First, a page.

If you've recently started work, you may want to join a trade union. But what exactly do they do?
Trade unions are independent organisations that represent workers to their employers. By joining a trade union, you're electing for someone else to negotiate your pay and conditions on your behalf. Because you are part of a collective, the employer will find it more difficult to get you to agree to minimum conditions.
What does joining a trade union actually mean, and how to do you go about doing it? Raj Jethwa, a Youth Officer for the TUC explains.
Unions can also help with other aspects of working life. They'll usually be able to accompany you to a disciplinary hearing and represent you if you're in dispute with your employers. They'll be able to advise on any aspect of your working conditions. And, if things get that bad that you find yourself losing confidence in the people running your company, you'll need to be in a union to go on strike.
More generally, unions often have all kinds of other benefits such as access to free legal advice and discount schemes. Most unions are active in promoting social change and if politics is your bag then unions are good places to hone your debating and campaigning skills.
The benefits of trade unions
If your union is recognised by your employers they will have negotiating power about pay and terms and conditions of employment. Employers can choose to recognise unions when enough employees are members. Larger organisations can be required to recognise a union. Employees in unionised workplaces often get better pay and benefits, and when the going's tough, they tend to get better redundancy payoffs, too.
Your union can also provide specific services for the sector you work in. For example, they'll often be able to negotiate cheap car and public liability insurance, if you need them. Some unions run training, professional development and networking events.
Unions will usually get their membership to vote on any significant decision, so you'll have a chance to influence what the union does. And unions are often active in a variety of campaigns; so you could find yourself attending meetings, rallies and even become a union rep yourself.
Will my union membership get me in trouble with my employers?
Although many employers would probably prefer not to have a trade union around, good employers recognise their benefit and will respect your right to be a member of a trade union. In some industries, being a member of a union is a demonstration of your commitment to your profession.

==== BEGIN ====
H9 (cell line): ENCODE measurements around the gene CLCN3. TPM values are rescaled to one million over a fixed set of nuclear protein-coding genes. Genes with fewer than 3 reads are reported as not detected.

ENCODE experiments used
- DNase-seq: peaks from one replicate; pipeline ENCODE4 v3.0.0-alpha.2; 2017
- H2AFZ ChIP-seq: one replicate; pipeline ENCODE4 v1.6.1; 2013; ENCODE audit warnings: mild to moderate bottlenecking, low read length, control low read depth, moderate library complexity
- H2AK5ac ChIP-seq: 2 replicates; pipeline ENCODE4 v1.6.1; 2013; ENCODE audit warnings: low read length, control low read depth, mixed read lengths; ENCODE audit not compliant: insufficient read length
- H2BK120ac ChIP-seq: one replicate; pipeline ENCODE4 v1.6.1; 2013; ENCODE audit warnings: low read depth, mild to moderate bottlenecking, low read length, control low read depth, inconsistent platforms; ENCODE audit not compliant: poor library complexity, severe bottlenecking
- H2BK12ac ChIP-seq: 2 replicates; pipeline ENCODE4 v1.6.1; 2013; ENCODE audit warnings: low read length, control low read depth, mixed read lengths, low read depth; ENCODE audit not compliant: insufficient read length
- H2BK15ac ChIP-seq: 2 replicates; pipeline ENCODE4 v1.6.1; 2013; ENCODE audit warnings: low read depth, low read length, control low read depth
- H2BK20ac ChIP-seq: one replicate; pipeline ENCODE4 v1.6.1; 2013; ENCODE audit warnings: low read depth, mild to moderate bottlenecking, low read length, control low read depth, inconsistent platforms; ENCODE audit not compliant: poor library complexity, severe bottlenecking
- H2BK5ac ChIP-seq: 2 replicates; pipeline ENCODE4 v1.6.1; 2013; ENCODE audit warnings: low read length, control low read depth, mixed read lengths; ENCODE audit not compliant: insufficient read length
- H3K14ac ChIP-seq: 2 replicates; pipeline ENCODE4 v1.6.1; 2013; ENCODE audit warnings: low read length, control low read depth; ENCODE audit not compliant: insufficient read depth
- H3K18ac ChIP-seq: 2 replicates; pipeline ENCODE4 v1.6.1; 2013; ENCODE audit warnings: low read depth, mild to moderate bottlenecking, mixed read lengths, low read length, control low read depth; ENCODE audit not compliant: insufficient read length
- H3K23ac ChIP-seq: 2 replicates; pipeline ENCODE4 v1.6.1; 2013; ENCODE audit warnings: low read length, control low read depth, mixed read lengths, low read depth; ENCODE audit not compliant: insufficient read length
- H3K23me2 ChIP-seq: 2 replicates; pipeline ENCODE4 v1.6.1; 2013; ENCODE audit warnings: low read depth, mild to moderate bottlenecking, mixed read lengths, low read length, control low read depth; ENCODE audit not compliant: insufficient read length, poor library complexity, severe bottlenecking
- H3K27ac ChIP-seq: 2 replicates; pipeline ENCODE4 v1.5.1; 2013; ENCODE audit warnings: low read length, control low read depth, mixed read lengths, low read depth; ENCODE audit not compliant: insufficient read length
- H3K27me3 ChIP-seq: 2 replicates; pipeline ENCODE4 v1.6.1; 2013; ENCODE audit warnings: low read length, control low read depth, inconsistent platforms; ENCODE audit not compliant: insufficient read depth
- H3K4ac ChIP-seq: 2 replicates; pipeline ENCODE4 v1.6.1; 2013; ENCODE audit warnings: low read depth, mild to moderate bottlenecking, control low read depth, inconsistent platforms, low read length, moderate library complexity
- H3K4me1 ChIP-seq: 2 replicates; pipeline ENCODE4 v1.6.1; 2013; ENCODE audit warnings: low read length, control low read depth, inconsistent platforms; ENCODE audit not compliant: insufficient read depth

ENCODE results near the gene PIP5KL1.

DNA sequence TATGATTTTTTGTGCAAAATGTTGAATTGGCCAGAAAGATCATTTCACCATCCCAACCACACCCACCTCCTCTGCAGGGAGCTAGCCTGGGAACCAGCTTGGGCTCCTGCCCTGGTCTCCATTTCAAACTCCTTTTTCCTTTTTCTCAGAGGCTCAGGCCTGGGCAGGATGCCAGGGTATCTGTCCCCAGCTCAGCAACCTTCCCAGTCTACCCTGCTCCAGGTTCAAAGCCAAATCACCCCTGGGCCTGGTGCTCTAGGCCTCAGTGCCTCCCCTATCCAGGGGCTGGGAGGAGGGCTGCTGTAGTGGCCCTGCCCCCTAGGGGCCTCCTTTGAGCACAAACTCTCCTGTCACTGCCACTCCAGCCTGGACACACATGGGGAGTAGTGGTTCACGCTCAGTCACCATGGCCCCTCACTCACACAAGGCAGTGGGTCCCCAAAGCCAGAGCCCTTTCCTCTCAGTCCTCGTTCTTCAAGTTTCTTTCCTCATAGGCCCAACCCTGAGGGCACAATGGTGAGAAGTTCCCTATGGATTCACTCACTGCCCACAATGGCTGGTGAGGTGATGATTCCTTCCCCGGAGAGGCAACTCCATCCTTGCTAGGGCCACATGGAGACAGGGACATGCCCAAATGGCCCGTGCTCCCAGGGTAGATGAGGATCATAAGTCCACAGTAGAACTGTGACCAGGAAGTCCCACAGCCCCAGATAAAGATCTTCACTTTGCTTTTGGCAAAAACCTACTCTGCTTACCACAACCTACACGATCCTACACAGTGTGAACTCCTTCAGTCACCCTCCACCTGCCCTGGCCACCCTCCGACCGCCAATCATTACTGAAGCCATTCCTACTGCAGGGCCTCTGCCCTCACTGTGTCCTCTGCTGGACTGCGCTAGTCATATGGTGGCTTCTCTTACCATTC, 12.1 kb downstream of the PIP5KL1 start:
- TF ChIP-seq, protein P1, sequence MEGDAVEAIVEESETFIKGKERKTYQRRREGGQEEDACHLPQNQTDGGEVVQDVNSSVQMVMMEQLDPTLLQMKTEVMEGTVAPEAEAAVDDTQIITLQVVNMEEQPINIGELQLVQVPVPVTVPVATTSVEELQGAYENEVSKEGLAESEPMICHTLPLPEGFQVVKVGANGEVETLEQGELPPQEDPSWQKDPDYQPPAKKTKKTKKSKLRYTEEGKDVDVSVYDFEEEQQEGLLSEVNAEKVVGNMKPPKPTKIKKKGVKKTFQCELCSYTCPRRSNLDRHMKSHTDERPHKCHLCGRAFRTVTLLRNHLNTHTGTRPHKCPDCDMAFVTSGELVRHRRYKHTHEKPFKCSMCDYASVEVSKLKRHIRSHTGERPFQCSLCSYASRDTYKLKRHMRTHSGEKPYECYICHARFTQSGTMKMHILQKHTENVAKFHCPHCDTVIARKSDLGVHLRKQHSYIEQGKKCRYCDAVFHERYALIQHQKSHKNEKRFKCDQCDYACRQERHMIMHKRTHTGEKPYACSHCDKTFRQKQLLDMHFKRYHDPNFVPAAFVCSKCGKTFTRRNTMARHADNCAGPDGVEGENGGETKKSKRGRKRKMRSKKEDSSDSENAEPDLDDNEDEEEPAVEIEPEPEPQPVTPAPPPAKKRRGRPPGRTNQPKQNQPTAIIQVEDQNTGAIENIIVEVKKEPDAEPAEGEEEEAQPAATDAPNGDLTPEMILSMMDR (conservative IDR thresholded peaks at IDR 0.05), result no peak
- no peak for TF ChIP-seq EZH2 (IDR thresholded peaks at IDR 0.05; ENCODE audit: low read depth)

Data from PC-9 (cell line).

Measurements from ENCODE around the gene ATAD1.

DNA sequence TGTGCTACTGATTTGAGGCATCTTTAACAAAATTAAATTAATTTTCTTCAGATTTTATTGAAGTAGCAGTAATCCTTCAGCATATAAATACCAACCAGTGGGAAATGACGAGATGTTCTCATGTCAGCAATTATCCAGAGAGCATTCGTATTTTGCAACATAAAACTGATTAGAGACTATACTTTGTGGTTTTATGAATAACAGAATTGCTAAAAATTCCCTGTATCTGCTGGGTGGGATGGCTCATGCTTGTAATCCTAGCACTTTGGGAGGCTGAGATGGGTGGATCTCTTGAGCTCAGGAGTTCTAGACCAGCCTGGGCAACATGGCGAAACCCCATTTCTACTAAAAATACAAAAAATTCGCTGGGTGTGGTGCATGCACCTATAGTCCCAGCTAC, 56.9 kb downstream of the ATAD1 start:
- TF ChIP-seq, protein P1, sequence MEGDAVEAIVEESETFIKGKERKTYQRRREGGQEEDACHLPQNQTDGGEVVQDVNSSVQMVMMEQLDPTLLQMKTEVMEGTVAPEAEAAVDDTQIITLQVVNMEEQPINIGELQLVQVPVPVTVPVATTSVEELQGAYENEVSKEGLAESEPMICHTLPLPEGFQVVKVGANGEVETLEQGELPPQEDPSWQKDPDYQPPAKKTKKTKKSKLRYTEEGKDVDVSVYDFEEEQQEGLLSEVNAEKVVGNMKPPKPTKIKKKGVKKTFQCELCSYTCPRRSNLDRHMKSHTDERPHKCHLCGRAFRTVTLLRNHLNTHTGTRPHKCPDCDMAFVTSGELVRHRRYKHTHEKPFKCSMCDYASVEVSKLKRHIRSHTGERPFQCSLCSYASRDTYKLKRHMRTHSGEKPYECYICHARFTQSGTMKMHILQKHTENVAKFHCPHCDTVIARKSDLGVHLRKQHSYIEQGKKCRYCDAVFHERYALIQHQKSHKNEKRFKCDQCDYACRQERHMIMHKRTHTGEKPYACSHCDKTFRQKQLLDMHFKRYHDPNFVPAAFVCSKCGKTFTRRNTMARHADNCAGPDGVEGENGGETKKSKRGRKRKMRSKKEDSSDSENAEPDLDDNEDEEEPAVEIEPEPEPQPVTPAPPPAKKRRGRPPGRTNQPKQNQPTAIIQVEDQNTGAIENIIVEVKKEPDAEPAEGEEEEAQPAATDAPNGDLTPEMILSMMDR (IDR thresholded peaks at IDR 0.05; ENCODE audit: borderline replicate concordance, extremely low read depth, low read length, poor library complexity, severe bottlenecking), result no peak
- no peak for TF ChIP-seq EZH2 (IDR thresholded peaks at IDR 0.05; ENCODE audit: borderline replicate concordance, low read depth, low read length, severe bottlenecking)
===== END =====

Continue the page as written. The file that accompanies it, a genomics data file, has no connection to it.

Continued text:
You cannot be discriminated against, dismissed, selected for redundancy or refused employment under any of the following conditions:
- Being a member of a trade union, or expressing interest in joining one
- Not being a member of a trade union or refusing to join a trade union
- Taking part or proposing to take part in activities of the trade union at an appropriate time
The drawbacks of trade unions
You'll need to pay some of your hard-earned cash towards the privileges of being in a trade union: the one thing a union can't do is help you if you aren't a member. Membership is generally around £10-£20 a month; although it is usually linked to your wage so lower-paid employees pay the least, and some unions offer reduced or temporary membership when you first join.
You might be tempted to put off joining until you actually need help at work, but most unions won't help with a problem if it started before you became a member.
If you do end up going on strike, you'll be expected to join in even if you voted against the decision. Employers can't immediately sack those who go on strike; but they won't pay them either.
Do I have to join a union?
Legislation in 1990 made it illegal to operate a 'closed-shop', where there was compulsory union membership. This means you can never be forced to join a union.
Some workplaces have a strong union presence and can turn on the hard sell to recruit new members. Be sure that it's for you and that you're keen to get involved; so do your research before you sign on the dotted line.
Be aware that union fees, or a charitable alternative, cannot be deducted from your pay without your consent.
Trades Union Congress (TUC)
The TUC has 70 affiliated unions, representing nearly seven million working people. It campaigns for a fair deal at work and for social justice at home and abroad. Find out more about what a union can do for you and find the most relevant union for you on the TUC website, or call 0870 6004 882.
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